3D printing technology is changing the course of healthcare, helping patients get what they need sooner in their care.
Modern medical professionals have the capability of completing complex surgeries that have, in the past, not been possible because of technological issues. With the help of 3D printing, many of those technological barriers are no longer a problem.
The recent success of a group of Spanish surgeons in the implantation of a 3D-printed sternum and ribs points out the unique beneﬁts of blending technology and surgical expertise to provide what was barely a dream only a few years ago.
The patient—a 54-year-old man who had developed chest wall sarcoma, a cancer that targets the rib cage—needed to have his sternum and parts of his rib cage removed as part of his treatment.
But traditional replacement options presented too many concerns and problems. For example, available prosthetic sternums and ribs tend to loosen over time, creating signiﬁcant complications. The doctors from Salamanca University Hospital in Spain began seeking a better solution.
Using equipment owned by Australia’s Commonwealth Scientiﬁc and Industrial Research Organisation’s 3D printing facility located at Lab 22 in Melbourne, device company Anatomics created a custom-designed sternum and ribs to match the unique needs of the Spanish patient.
The process began by obtaining 2D images of the affected areas. Those images were then stacked to create a usable 3D model of the patient’s sternum and ribs. At that point, the model was used to create an anatomically correct replacement sternum and ribs from semi-ﬂexible titanium.
In order to do this, an electron beam was aimed at titanium powder to melt the metal and create layer after layer of titanium in the correct shapes. Because the process is customised to meet a speciﬁc patient’s needs, it can allow medical professionals to quickly resolve a variety of issues not readily addressable in the past.
Although these are the ﬁrst successfully implanted 3D ribs, researchers have created other body parts, including dental components and skull implants. It is clear that 3D printing in medicine is advancing rapidly.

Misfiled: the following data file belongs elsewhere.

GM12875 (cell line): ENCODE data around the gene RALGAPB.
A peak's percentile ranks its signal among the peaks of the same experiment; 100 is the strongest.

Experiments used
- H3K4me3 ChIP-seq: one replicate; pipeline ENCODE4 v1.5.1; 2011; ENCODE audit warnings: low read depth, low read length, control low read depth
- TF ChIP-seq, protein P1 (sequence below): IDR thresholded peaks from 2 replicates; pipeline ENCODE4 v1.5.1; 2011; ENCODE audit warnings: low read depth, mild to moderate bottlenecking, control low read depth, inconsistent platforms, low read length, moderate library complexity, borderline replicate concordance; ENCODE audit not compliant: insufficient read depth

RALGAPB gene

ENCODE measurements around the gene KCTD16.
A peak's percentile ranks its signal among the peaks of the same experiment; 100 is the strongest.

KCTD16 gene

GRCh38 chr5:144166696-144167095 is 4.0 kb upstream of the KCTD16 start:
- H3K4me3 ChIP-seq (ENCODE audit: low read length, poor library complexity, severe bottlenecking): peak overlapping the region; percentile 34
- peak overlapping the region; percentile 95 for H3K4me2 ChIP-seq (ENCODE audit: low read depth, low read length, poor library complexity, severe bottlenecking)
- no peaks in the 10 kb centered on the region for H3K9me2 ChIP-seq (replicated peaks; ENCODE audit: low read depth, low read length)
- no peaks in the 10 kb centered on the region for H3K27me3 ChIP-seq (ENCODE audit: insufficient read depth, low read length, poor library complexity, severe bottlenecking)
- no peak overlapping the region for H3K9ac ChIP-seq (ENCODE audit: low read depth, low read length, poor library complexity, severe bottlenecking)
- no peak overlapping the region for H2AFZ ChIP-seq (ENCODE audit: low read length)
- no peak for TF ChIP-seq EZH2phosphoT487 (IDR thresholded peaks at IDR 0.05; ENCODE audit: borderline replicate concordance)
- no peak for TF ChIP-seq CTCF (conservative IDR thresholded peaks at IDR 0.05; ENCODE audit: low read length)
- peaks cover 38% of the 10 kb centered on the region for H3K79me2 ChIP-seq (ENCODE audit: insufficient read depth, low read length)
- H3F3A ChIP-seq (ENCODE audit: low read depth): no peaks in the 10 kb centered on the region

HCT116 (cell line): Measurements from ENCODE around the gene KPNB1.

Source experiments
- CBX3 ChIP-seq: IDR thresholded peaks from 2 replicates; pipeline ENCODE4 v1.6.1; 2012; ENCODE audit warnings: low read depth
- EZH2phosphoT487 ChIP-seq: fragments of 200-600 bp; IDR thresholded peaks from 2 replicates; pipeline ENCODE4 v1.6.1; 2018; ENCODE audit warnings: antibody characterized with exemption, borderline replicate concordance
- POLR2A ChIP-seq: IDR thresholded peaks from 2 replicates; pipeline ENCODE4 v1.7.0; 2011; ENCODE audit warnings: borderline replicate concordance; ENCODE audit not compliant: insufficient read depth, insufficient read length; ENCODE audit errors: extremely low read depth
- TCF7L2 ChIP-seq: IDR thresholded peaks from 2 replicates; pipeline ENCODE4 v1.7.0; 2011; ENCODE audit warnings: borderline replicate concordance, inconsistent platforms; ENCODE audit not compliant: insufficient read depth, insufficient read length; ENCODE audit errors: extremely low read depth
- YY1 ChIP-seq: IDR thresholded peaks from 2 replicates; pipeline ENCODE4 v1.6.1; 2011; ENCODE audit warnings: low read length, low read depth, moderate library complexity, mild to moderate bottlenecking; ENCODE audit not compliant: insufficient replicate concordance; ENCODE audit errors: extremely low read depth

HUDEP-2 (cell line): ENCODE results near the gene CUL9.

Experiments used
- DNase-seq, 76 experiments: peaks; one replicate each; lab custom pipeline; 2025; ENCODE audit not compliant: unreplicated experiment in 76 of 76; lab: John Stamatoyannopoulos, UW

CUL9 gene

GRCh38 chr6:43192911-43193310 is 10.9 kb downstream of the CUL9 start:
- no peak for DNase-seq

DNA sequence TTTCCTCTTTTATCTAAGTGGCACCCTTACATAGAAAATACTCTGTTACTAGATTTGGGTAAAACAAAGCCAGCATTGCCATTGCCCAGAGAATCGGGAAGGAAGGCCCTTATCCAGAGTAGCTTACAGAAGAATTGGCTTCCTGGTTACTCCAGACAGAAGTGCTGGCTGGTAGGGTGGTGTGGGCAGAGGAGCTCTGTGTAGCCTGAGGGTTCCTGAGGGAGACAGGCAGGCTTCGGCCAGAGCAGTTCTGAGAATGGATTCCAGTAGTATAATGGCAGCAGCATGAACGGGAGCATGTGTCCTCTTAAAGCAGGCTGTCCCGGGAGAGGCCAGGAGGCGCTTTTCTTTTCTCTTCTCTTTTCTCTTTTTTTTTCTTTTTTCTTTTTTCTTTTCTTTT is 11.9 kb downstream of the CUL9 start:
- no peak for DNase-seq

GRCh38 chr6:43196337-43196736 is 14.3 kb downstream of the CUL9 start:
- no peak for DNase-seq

The very nature of creating body parts using technology may seem a little eerie to some people, but 3D printing for medical reasons is expanding and, with the the collaboration between Anatomics and the Spanish’s success, the future expansion of the technology is almost guaranteed.
Many believe organs created using the 3D printing technologies are likely to become a much more common reality in the near future, and that the technology should be viewed more as a dream than a nightmare.
3D bio-printing is being explored as a way to construct nerve cells, glands, bone, as well as noses and ears. Of course, other body parts and organs are also being developed by scientists working with 3D printing technology experts.
The Wake Forest Institute for Regenerative Medicine is currently developing groundbreaking 3D-printed skin cells that can be applied directly to wounds and burns where a patient’s skin has been destroyed. That would be a signiﬁcant development for burn and accident victims, as the technology would remove the need for painful grafting.
While the small number of 3D printers capable of creating complex human body parts currently prevents the wide adoption of the technology that is certain to change as future successes are publicized.
“Our hospital of the future, from our point of view, is going to have a patient go to the hospital, you scan them and immediately next to that operating table you can print them that scaffold,”said Dr. Mia Woodruff, a leader of the Biomaterials and Tissue Morphology Group at Queensland University of Technology.
That means patients needing immediate attention would not be required to do without the best care options. Indeed, they would beneﬁt from the latest medical advancements, including 3D printed body parts needed to extend their lives.